Source: IntraHealth International - January 19, 2018 Category: International Medicine & Public Health Authors: mnathe Source Type: news

PPPs Likely to Undermine Public Health Commitments
Capacity-building support for developing countries to safeguard the public interest in terms of public health and especially, to ensure that no one is left behind, is essential. Credit: IPSBy Anis Chowdhury and Jomo Kwame SundaramSYDNEY and KUALA LUMPUR , Jan 17 2018 (IPS)The United Nations Agenda 2030 for the Sustainable Development Goals (SDGs) is being touted in financial circles as offering huge investment opportunities requiring trillions of dollars. In 67 low- and middle-income countries, achieving SDG 3 — healthy lives and well-being for all, at all ages — is estimated to require new investments increasi...
Source: IPS Inter Press Service - Health - January 17, 2018 Category: International Medicine & Public Health Authors: Anis Chowdhury and Jomo Kwame Sundaram Tags: Development & Aid Economy & Trade Featured Global Headlines Health Poverty & SDGs TerraViva United Nations Trade & Investment Water & Sanitation Source Type: news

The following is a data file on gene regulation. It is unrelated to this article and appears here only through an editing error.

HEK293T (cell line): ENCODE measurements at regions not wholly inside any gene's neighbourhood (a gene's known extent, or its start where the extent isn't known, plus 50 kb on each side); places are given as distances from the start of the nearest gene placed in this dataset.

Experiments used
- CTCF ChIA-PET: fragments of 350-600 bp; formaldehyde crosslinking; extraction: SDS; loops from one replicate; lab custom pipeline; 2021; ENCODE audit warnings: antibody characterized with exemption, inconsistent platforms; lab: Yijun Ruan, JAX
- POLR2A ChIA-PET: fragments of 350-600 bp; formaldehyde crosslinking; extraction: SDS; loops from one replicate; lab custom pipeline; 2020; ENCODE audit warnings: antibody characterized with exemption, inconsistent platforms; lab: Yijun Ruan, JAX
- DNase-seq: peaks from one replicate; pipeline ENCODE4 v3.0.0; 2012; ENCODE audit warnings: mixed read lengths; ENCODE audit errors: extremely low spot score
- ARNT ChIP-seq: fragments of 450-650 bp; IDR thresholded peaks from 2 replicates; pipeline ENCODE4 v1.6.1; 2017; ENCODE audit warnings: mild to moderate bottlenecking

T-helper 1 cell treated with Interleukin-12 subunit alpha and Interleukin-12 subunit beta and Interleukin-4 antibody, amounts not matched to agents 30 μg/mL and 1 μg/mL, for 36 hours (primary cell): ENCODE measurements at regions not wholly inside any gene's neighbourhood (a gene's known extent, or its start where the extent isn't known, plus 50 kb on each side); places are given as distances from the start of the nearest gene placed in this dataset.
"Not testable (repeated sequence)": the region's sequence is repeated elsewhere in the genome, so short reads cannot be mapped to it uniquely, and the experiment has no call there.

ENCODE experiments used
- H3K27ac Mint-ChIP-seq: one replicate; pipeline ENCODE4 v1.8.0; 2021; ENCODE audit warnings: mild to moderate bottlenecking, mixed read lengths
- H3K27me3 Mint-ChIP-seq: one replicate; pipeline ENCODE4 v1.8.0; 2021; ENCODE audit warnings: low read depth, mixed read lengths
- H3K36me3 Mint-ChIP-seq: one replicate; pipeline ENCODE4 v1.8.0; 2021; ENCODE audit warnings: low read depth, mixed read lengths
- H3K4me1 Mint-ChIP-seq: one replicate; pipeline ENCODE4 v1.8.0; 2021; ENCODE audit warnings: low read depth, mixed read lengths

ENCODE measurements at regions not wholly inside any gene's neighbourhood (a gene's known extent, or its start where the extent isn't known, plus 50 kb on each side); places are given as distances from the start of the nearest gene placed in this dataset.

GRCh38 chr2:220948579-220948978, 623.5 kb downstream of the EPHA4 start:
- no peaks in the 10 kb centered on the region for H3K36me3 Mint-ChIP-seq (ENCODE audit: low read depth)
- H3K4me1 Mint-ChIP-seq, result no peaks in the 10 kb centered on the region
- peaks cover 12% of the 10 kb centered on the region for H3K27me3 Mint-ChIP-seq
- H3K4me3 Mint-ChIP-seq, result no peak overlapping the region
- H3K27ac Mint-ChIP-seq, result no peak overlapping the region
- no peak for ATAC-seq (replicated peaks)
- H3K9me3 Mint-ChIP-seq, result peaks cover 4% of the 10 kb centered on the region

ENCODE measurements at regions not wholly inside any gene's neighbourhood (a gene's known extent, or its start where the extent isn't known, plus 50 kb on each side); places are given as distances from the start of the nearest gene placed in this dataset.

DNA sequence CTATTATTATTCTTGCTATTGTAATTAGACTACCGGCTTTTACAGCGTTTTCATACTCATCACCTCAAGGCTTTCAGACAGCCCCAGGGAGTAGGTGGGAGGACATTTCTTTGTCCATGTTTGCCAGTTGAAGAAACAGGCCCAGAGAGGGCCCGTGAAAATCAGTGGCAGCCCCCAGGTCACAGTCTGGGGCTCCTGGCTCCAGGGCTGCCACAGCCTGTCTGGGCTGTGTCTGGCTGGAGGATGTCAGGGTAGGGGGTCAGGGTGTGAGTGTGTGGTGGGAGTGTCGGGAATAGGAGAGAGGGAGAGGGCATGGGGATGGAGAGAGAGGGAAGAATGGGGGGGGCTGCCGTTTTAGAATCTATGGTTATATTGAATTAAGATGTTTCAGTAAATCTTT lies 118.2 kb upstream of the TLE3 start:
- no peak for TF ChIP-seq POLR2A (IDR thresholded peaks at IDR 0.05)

Hepatitis B Vaccination Rates Subpar in Patients With HIV Hepatitis B Vaccination Rates Subpar in Patients With HIV
More than a third of patients with HIV infection fail to get hepatitis B virus (HBV) vaccination, despite a longstanding recommendation, report researchers from the Centers for Disease Control and Prevention (CDC) in Atlanta.Reuters Health Information (Source: Medscape Medical News Headlines)
Source: Medscape Medical News Headlines - December 28, 2017 Category: Consumer Health News Tags: HIV/AIDS News Source Type: news

Malawi:Malawi to Conduct HIV Vaccine Trials 2018
[Malawi News Agency] Blantyre -Ministry of Health says the University of North-Carolina at Chapel Hill (UNC) will start conducting HIV vaccine trials in the country next year (2018). (Source: AllAfrica News: HIV-Aids and STDs)
Source: AllAfrica News: HIV-Aids and STDs - December 22, 2017 Category: Infectious Diseases Source Type: news

New Vaccine, Long-acting Drug Trials Buoy Hopes in HIV Fight New Vaccine, Long-acting Drug Trials Buoy Hopes in HIV Fight
Researchers announced the launch of two big studies in Africa on Thursday to test a new HIV vaccine and a long-acting injectable drug, fueling hopes for better ways to protect against the virus that causes AIDS.Reuters Health Information (Source: Medscape Hiv-Aids Headlines)
Source: Medscape Hiv-Aids Headlines - December 1, 2017 Category: Infectious Diseases Tags: HIV/AIDS News Source Type: news